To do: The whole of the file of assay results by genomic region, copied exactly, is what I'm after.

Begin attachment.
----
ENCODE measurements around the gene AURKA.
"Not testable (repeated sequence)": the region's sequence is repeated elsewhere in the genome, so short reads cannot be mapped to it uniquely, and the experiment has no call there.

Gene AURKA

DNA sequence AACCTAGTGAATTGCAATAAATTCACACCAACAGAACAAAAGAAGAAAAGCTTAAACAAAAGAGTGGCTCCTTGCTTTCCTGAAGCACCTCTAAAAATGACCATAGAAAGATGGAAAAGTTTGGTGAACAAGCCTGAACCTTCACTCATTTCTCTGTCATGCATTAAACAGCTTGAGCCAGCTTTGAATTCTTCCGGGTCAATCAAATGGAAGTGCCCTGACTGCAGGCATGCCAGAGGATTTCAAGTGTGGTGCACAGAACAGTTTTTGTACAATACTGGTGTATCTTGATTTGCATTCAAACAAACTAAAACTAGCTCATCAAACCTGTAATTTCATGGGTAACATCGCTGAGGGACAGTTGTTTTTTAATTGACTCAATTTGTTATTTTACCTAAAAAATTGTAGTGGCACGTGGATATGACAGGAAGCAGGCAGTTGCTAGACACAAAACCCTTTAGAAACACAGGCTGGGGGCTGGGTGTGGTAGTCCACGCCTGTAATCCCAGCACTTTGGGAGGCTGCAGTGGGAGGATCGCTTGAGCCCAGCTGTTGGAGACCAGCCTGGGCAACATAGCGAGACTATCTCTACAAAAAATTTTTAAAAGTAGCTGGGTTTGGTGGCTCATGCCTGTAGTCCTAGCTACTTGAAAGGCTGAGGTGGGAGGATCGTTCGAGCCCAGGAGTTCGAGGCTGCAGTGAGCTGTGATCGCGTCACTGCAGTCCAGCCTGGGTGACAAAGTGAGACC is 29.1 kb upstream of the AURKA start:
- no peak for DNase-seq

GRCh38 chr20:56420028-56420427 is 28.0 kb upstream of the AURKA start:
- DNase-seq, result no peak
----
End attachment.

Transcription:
ENCODE measurements around the gene AURKA.
"Not testable (repeated sequence)": the region's sequence is repeated elsewhere in the genome, so short reads cannot be mapped to it uniquely, and the experiment has no call there.

Gene AURKA

DNA sequence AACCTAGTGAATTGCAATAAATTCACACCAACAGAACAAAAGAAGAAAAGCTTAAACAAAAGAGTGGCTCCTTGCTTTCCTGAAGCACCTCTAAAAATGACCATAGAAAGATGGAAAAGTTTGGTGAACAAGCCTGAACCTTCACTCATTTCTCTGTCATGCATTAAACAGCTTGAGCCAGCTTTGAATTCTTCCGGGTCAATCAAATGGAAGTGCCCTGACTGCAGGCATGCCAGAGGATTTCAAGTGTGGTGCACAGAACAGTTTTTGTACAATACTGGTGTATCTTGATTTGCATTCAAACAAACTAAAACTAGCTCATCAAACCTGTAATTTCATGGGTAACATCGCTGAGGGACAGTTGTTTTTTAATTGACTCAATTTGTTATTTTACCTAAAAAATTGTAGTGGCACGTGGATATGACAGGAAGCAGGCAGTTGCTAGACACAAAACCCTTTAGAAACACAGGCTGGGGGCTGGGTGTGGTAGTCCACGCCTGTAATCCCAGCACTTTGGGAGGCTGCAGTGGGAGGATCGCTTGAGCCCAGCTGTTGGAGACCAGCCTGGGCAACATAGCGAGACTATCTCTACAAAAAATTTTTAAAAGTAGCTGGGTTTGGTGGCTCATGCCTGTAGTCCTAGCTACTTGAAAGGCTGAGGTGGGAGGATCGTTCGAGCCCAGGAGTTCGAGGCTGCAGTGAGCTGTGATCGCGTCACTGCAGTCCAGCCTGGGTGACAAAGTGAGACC is 29.1 kb upstream of the AURKA start:
- no peak for DNase-seq

GRCh38 chr20:56420028-56420427 is 28.0 kb upstream of the AURKA start:
- DNase-seq, result no peak